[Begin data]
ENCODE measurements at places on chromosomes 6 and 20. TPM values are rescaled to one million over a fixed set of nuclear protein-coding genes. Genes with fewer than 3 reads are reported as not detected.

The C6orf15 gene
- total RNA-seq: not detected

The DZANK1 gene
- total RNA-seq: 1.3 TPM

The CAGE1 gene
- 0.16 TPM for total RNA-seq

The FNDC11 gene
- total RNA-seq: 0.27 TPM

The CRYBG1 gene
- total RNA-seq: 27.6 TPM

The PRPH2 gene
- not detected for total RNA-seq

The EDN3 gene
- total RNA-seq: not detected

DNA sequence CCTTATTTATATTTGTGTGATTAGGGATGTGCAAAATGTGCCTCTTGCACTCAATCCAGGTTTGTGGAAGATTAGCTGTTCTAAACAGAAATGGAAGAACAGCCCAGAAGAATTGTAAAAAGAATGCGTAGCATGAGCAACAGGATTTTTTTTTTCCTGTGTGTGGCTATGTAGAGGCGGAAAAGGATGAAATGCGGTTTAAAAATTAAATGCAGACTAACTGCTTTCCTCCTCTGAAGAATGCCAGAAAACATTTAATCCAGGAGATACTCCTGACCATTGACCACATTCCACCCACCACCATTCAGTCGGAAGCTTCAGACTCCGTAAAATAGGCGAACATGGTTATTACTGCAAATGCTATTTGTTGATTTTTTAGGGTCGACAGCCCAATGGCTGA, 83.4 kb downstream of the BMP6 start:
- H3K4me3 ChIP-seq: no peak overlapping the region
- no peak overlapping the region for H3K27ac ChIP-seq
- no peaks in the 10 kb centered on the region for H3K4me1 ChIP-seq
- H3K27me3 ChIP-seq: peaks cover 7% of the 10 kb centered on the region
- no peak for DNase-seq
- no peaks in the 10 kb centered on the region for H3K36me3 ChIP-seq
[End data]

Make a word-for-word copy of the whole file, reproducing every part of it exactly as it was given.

ENCODE measurements at places on chromosomes 6 and 20. TPM values are rescaled to one million over a fixed set of nuclear protein-coding genes. Genes with fewer than 3 reads are reported as not detected.

The C6orf15 gene
- total RNA-seq: not detected

The DZANK1 gene
- total RNA-seq: 1.3 TPM

The CAGE1 gene
- 0.16 TPM for total RNA-seq

The FNDC11 gene
- total RNA-seq: 0.27 TPM

The CRYBG1 gene
- total RNA-seq: 27.6 TPM

The PRPH2 gene
- not detected for total RNA-seq

The EDN3 gene
- total RNA-seq: not detected

DNA sequence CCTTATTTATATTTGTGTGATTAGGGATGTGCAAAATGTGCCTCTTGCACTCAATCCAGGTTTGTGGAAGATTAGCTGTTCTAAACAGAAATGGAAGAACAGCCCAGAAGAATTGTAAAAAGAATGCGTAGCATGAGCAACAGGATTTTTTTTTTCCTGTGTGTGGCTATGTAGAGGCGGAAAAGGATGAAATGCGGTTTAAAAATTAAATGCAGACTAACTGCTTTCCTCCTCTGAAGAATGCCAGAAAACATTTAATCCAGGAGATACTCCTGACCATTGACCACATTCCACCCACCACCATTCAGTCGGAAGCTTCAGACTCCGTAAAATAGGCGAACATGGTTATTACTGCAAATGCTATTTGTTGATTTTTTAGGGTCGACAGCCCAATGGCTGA, 83.4 kb downstream of the BMP6 start:
- H3K4me3 ChIP-seq: no peak overlapping the region
- no peak overlapping the region for H3K27ac ChIP-seq
- no peaks in the 10 kb centered on the region for H3K4me1 ChIP-seq
- H3K27me3 ChIP-seq: peaks cover 7% of the 10 kb centered on the region
- no peak for DNase-seq
- no peaks in the 10 kb centered on the region for H3K36me3 ChIP-seq